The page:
Google
Wednesday 
July 17, 2024 

AmosWEB means Economics with a Touch of Whimsy!

AmosWEBWEB*pediaGLOSS*aramaECON*worldCLASS*portalQUIZ*tasticPED GuideXtra CrediteTutorA*PLS
VARIABLE FACTOR OF PRODUCTION: An input whose quantity can be changed in the time period under consideration. This usually goes by the shorter term fixed input and should be immediately compared and contrasted with fixed factor of production, which goes by the shorter term fixed input. The most common example of a variable factor of production is labor. A variable factor of production provides the extra inputs that a firm needs to expand short-run production. In contrast, a fixed factor of production, like capital, provides the capacity constraint in production. As larger quantities of a variable factor of production, like labor, are added to a fixed factor of production like capital, the variable factor of production becomes less productive.

Visit the GLOSS*arama

Most Viewed (Number) Visit the WEB*pedia

BARTER: A method of trading goods, commodities, or services, directly for one another without the use of money. In a barter exchange one good is traded directly for another. This sort of exchange ultimately requires a double coincidence of wants, meaning that each trader has what the other trader wants and wants what the other has. Without a double coincidence of wants the exchange process can become exceedingly complex, requiring a great deal of resources to complete transactions, resources that can not be used for production. In fact, inefficient barter trading was the primary reason that money was invented. With money, more resources can be used for production and fewer are needed for trading.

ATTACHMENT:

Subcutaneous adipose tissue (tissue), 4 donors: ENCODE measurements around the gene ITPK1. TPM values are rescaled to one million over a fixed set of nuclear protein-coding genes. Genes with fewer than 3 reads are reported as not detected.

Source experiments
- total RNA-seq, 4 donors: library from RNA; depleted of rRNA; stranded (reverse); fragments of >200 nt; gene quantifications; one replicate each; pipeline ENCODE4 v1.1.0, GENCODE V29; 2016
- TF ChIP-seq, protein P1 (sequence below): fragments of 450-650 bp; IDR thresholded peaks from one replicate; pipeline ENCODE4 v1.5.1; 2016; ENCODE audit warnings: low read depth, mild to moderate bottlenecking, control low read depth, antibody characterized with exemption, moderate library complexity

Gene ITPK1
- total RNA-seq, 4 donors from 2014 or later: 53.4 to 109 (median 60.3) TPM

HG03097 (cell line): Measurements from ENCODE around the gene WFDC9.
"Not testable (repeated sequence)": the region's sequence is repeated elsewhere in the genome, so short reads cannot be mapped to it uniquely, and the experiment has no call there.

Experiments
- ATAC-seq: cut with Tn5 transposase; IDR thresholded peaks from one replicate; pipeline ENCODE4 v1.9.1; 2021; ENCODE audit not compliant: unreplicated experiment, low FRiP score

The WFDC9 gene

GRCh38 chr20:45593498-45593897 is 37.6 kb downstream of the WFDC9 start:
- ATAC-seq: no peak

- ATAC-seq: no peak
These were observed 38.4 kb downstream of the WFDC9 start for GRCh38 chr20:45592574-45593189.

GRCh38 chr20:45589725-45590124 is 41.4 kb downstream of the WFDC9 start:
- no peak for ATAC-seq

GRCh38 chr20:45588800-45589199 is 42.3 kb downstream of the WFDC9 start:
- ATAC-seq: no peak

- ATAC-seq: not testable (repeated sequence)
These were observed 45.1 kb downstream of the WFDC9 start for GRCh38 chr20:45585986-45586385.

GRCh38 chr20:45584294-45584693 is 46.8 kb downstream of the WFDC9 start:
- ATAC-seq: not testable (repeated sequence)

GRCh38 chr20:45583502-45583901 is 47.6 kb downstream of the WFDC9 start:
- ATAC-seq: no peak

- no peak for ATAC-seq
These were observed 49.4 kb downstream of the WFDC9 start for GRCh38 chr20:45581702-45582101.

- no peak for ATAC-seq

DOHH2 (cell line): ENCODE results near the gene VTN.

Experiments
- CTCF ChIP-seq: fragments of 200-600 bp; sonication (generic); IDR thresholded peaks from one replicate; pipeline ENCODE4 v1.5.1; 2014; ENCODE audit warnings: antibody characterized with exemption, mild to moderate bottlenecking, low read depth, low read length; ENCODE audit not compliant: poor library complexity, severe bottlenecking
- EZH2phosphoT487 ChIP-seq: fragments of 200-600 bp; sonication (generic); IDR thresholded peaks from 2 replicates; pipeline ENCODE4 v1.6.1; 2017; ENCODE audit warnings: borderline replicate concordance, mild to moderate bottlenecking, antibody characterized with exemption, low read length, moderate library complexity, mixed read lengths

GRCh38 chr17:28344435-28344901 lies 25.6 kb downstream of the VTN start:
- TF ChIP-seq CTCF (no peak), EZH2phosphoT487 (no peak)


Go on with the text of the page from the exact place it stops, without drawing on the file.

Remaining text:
See also | good | service | money | exchange | double coincidence of wants | resources | production | market |


Recommended Citation:

BARTER, AmosWEB GLOSS*arama, http://www.AmosWEB.com, AmosWEB LLC, 2000-2024. [Accessed: July 17, 2024].


AmosWEB Encyclonomic WEB*pedia:

Additional information on this term can be found at:

WEB*pedia: barter

Search Again?

Back to the GLOSS*arama

AGGREGATE EXPENDITURES EQUATION

An equation that summarizes the four aggregate expenditures on gross domestic product by the four macroeconomic sectors. In the study of Keynesian economics, this equation is commonly used to summarize the demand side of the macroeconomy. The aggregate expenditures equation actually comes in three different versions depending on how many of the four sectors and their expenditures are included.

Complete Entry | Visit the WEB*pedia


APLS

BEIGE MUNDORTLE
[What's This?]

Today, you are likely to spend a great deal of time strolling around a discount warehouse buying club hoping to buy either a case for your designer sunglasses or arch supports for your shoes. Be on the lookout for crowded shopping malls.
Your Complete Scope

This isn't me! What am I?

Paper money used by the Commonwealth of Massachusetts prior to the U.S. Revolutionary War, which was issued against the dictates of Britain, was designed by patriot and silversmith, Paul Revere.
"A winner is someone who recognizes his God-given talents, works his tail off to develop them into skills, and uses those skills to accomplish his goals. "

-- Larry Bird, basketball player

LME
London Metal Exchange
A PEDestrian's Guide
Xtra Credit
Tell us what you think about AmosWEB. Like what you see? Have suggestions for improvements? Let us know. Click the User Feedback link.

User Feedback



| AmosWEB | WEB*pedia | GLOSS*arama | ECON*world | CLASS*portal | QUIZ*tastic | PED Guide | Xtra Credit | eTutor | A*PLS |
| About Us | Terms of Use | Privacy Statement |

Thanks for visiting AmosWEB
Copyright ©2000-2024 AmosWEB*LLC
Send comments or questions to: WebMaster